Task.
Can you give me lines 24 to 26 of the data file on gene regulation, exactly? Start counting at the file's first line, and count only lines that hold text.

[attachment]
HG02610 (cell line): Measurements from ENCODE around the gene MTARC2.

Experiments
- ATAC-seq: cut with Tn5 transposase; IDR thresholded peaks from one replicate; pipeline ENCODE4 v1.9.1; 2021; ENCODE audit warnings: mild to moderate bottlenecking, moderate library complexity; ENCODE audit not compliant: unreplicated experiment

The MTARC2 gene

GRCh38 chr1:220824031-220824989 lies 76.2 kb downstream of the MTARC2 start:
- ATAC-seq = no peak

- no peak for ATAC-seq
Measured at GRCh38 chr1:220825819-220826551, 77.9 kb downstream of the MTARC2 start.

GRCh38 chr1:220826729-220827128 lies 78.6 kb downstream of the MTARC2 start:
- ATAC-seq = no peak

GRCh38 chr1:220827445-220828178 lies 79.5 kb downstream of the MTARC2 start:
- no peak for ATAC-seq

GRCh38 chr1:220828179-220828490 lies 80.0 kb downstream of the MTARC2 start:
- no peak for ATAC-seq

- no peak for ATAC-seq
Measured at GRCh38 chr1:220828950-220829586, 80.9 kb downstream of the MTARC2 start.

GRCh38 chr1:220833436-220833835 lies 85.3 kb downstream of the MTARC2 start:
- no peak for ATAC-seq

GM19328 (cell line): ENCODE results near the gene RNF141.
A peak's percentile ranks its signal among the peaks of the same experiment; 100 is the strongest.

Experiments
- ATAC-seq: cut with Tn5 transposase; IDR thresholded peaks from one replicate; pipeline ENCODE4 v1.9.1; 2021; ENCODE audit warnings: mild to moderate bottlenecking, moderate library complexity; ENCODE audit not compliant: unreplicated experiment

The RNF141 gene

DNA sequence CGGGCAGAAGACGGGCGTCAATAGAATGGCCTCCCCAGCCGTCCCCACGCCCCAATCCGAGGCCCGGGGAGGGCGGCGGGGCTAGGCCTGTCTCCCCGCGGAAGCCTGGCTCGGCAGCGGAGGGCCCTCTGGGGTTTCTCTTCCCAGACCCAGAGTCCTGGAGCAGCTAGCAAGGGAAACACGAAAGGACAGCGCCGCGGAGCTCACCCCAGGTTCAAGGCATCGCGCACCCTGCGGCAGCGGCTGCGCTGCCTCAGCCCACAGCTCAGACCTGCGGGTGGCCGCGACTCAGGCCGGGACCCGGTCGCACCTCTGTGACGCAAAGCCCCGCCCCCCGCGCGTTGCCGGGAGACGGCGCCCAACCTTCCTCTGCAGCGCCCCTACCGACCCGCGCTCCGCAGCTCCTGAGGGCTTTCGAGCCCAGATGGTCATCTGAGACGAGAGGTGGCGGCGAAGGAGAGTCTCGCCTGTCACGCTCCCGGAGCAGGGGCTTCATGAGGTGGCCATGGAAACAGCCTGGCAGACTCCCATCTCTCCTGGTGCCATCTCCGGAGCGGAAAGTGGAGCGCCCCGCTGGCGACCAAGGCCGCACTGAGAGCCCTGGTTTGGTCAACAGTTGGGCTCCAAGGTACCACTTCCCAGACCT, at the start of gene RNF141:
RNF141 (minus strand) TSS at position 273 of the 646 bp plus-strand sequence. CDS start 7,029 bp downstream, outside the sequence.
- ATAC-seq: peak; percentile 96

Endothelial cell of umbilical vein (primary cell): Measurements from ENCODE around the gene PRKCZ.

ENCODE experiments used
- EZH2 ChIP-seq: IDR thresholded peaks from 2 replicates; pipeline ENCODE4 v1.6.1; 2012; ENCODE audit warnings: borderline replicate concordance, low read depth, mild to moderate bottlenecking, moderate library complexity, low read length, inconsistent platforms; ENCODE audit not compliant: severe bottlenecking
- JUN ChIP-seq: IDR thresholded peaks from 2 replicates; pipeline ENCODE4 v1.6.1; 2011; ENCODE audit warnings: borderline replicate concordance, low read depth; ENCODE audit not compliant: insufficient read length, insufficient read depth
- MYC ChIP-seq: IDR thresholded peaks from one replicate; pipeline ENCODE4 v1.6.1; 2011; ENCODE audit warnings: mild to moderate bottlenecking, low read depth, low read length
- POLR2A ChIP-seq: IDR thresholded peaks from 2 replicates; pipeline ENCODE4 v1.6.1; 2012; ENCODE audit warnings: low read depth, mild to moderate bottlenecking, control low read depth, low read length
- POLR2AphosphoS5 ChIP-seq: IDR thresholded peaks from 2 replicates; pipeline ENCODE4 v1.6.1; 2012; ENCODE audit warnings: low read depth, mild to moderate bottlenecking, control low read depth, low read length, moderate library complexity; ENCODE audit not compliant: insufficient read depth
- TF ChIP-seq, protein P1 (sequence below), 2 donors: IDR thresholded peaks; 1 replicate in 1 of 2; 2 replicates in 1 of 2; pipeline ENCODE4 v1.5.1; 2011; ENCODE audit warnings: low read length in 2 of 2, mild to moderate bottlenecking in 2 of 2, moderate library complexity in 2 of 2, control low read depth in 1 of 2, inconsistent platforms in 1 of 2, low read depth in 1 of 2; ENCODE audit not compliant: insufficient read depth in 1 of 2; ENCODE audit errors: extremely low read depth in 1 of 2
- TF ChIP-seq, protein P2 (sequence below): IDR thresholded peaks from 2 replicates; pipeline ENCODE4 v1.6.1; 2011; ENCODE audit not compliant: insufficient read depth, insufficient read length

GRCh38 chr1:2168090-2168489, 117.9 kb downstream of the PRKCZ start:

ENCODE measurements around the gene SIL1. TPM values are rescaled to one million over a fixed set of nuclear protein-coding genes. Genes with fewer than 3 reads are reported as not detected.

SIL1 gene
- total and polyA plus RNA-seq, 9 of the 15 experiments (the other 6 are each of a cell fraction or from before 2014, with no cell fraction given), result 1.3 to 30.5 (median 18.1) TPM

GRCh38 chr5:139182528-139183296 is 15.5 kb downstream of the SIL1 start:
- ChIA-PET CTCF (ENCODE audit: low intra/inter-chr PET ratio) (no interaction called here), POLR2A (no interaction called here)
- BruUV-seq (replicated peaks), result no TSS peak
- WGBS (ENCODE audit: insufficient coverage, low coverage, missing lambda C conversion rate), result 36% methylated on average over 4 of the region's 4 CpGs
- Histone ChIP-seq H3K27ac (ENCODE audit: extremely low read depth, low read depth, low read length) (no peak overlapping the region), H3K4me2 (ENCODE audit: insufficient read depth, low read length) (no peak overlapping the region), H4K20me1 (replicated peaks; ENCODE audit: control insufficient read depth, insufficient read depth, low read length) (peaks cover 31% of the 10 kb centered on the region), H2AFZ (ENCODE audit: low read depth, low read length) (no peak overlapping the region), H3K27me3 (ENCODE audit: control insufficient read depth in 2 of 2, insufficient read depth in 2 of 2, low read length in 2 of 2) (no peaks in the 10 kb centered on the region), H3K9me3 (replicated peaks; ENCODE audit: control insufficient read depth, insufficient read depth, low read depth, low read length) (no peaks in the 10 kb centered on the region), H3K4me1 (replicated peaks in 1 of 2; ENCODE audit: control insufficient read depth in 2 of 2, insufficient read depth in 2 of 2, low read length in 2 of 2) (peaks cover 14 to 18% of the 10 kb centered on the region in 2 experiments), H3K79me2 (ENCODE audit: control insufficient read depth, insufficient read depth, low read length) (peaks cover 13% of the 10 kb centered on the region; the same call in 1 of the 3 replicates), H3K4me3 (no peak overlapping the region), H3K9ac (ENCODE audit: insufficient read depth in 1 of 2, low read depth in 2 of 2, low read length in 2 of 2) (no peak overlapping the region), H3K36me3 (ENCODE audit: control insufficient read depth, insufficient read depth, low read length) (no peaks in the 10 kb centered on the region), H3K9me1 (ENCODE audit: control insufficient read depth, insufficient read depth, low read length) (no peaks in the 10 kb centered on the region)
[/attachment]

DNA sequence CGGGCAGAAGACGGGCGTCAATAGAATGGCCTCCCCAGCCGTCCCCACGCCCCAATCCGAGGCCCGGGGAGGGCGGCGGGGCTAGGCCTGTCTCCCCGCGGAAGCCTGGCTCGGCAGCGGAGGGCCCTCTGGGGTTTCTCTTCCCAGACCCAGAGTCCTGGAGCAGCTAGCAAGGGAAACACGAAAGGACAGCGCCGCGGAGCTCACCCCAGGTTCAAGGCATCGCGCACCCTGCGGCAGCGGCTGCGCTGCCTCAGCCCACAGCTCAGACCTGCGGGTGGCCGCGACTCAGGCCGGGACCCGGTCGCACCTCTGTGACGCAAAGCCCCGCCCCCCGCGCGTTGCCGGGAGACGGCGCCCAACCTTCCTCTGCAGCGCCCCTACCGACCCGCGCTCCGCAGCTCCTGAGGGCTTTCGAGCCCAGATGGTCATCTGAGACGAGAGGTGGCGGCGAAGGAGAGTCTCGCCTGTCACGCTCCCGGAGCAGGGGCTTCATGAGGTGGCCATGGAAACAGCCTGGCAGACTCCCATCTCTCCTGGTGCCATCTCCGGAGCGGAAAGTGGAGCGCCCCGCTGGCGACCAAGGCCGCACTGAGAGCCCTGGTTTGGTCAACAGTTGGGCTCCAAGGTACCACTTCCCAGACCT, at the start of gene RNF141:
RNF141 (minus strand) TSS at position 273 of the 646 bp plus-strand sequence. CDS start 7,029 bp downstream, outside the sequence.
- ATAC-seq: peak; percentile 96